Gender and Noun Classification

ISBN : 9780198828105

Eric Mathieu; Myriam Dali; Gita Zareikar
336 Pages
156 x 234 mm
Pub date
Nov 2018
Oxford Studies in Theoretical Linguistics
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This volume explores the many ways by which natural languages categorize nouns into genders or classes. A noun may belong to a given class because of its logical or symbolic similarities with other nouns, because it shares a similar morphological form with other nouns, or simply through an arbitrary convention. The aim of this book is to establish which functional or lexical categories are responsible for this type of classification, especially along the nominal syntactic spine.

The book's contributors draw on data from a wide range of languages, including Amharic, French, Gitksan, Haro, Lithuanian, Japanese, Mi'kmaw, Persian, and Shona. Chapters examine where in the nominal structure gender is able to function as a classifying device, and how in the absence of gender, other functional elements in the nominal spine come to fill that gap. Other chapters focus on how gender participates in grammatical concord and agreement phenomena. The volume also discusses semantic agreement: hybrid agreement sometimes arises due to a distinction that grammars encode between natural gender on the one hand and grammatical gender on the other. The findings in the volume have significant implications for syntactic theory and theories of interpretation, and contribute to a greater understanding of the interplay between inflection and derivation. The volume will be of interest to theoretical linguists and typologists from advanced undergraduate level upwards.


1 Eric Mathieu: Humans, gods, and demons
Part I. Gender and partition
2 Rose-Marie Dechaine: Partitioning the nominal domain: The convergence of morphology, syntax, semantics, and pragmatics
3 Paolo Acquaviva: Categorization as noun construction: Gender, number, and entity types
Part II. Locus of gender
4 Abdelkader Fassi Fehri: Multiple facets of constructional Arabic Gender and 'functional universalism' in the DP
5 Christopher Hammerly: Limiting gender
6 Ivona Kučerova: The double life of gender and its structural consequences: A case study from Standard Italian
7 Danniel da Silva Carvalho: On gender and agreement in Brazilian Portuguese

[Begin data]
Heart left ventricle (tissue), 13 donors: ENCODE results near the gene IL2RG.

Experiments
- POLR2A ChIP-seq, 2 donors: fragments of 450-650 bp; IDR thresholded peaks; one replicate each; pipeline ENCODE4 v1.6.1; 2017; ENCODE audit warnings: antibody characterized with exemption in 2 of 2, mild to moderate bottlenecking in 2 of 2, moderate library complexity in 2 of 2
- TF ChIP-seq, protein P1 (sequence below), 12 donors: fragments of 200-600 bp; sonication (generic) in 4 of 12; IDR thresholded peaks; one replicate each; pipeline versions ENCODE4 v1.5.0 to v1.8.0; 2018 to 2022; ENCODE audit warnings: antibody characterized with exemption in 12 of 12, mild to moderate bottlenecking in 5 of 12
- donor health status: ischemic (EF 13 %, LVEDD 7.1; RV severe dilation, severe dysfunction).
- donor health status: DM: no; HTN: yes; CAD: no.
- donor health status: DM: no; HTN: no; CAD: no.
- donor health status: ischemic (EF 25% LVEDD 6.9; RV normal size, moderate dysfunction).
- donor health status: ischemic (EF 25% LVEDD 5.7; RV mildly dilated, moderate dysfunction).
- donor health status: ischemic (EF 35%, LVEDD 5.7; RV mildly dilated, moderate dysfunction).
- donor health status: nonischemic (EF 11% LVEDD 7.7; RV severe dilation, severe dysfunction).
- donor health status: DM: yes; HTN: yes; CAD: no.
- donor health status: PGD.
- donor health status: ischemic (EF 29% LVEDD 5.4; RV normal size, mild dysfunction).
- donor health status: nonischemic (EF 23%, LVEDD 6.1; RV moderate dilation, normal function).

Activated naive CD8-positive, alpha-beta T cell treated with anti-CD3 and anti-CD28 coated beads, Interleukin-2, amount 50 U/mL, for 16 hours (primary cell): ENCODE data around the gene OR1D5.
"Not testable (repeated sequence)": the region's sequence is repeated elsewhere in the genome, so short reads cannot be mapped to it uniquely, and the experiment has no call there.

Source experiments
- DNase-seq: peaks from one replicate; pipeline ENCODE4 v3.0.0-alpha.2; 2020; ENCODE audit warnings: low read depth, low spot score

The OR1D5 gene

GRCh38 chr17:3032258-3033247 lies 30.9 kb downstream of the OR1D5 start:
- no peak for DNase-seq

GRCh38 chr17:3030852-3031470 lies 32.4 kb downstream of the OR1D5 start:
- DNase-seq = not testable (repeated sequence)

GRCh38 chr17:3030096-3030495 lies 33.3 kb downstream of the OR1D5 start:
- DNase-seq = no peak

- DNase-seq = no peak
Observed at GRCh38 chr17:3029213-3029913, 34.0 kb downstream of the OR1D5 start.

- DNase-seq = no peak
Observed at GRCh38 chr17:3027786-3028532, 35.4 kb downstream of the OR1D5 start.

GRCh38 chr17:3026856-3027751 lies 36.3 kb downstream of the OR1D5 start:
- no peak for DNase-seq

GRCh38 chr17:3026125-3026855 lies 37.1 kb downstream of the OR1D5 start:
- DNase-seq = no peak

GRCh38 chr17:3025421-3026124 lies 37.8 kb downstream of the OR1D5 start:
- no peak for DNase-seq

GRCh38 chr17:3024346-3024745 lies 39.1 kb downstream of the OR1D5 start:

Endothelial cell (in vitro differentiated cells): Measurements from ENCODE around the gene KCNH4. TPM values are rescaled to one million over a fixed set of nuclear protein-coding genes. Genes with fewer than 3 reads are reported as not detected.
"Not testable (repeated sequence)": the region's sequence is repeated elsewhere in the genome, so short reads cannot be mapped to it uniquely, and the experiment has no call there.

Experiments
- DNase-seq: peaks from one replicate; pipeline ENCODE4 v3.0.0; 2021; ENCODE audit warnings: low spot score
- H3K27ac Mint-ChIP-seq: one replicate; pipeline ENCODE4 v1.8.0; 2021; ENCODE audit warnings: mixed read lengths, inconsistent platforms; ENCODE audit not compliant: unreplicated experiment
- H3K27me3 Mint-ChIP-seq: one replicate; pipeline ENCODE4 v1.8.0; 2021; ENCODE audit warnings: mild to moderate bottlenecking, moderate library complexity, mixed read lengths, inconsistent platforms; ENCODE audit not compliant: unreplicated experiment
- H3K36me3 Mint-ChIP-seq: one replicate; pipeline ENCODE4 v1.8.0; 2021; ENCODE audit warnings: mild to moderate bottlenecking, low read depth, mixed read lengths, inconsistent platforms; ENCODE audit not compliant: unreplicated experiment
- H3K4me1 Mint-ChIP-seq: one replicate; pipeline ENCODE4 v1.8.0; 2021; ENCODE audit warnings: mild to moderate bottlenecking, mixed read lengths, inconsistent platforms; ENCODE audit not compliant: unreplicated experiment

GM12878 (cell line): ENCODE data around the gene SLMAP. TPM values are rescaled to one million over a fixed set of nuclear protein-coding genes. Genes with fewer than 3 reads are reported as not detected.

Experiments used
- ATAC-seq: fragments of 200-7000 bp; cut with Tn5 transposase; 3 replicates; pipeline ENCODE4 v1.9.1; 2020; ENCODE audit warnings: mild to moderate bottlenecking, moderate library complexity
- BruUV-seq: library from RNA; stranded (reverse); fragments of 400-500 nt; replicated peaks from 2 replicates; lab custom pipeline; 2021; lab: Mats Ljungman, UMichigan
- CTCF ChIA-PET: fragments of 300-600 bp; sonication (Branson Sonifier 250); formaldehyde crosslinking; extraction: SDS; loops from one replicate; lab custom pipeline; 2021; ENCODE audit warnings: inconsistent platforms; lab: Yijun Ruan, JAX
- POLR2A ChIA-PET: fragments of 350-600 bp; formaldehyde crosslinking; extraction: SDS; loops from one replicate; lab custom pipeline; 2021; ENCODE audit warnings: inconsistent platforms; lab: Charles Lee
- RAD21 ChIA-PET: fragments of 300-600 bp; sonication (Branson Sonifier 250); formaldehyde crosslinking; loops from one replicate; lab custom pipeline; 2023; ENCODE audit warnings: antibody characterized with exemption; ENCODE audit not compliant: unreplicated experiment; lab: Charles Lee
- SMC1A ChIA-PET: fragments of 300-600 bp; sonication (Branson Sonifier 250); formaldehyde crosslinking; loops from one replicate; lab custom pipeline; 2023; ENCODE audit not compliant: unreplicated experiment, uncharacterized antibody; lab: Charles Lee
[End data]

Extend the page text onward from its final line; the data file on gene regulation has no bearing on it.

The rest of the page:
8 Ruth Kramer: A novel kind of gender syncretism
9 Phoevos Panagiotidis: (Grammatical) gender troubles and the gender of pronouns
Part III. Morphosemantic noun classification
10 Clarissa Forbes: Number, names, and animacy: Nominal classes and plural interactions in Gitksan
11 Maria Kouneli: Plural marking on mass nouns: Evidence from Greek
12 Conor McDonough Quinn: Productivity vs. predictability: Evidence for the syntax and semantics of Animate gender in four Northeastern-area Algonquian languages
13 Solveiga Armoskaite: How to phraseologize nominal number

About the author: 

Eric Mathieu is Professor in the Department of Linguistics at the University of Ottawa. His research focuses on French (Modern and Old) and the Algonquian language Ojibwe. His work has appeared in journals such as Linguistic Inquiry, Natural Language and Linguistic Theory, Lingua, and Probus, and he is the co-editor, with Robert Truswell, of Micro-change and Macro-change in Diachronic Syntax (OUP, 2017).; Myriam Dali is a PhD student at the University of Ottawa. Her research interests include the syntax and semantics of number and gender, the structure of the DP, the singulative, and the diachronic evolution of number marking systems. She has recently worked on the competition between plural forms in Tunisian Arabic. Her work has been published in Lingvisticae Investigationes and she has a book in preparation with John Benjamins.; Gita Zareikar is a PhD candidate at the University of Ottawa. Her research interests include the syntax and semantics of bare nominals and number interpretation in general number languages. She focuses on the syntax of noun phrases and more specifically on the evolution of classifiers in non-numeral-classifier languages. She has recently been working on telicity and viewpoint aspect and its interaction with number and specificity. Her work has been published in Linguistic Variation and in the conference proceedings of NELS 46 and CLA 2015.

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